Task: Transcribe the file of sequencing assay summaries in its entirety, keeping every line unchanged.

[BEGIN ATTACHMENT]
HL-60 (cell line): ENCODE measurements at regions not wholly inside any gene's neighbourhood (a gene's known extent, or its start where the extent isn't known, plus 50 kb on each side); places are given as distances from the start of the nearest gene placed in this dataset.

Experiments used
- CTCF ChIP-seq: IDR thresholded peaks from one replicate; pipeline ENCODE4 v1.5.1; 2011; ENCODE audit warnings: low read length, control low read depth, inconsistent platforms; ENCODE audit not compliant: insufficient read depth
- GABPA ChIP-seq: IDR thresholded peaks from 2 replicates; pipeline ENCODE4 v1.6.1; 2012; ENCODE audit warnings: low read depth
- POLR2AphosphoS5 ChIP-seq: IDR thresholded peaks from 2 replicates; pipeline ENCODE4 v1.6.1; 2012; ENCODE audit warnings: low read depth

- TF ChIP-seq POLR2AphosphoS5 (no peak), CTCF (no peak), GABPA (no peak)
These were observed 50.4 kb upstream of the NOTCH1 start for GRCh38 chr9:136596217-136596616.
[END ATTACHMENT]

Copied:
HL-60 (cell line): ENCODE measurements at regions not wholly inside any gene's neighbourhood (a gene's known extent, or its start where the extent isn't known, plus 50 kb on each side); places are given as distances from the start of the nearest gene placed in this dataset.

Experiments used
- CTCF ChIP-seq: IDR thresholded peaks from one replicate; pipeline ENCODE4 v1.5.1; 2011; ENCODE audit warnings: low read length, control low read depth, inconsistent platforms; ENCODE audit not compliant: insufficient read depth
- GABPA ChIP-seq: IDR thresholded peaks from 2 replicates; pipeline ENCODE4 v1.6.1; 2012; ENCODE audit warnings: low read depth
- POLR2AphosphoS5 ChIP-seq: IDR thresholded peaks from 2 replicates; pipeline ENCODE4 v1.6.1; 2012; ENCODE audit warnings: low read depth

- TF ChIP-seq POLR2AphosphoS5 (no peak), CTCF (no peak), GABPA (no peak)
These were observed 50.4 kb upstream of the NOTCH1 start for GRCh38 chr9:136596217-136596616.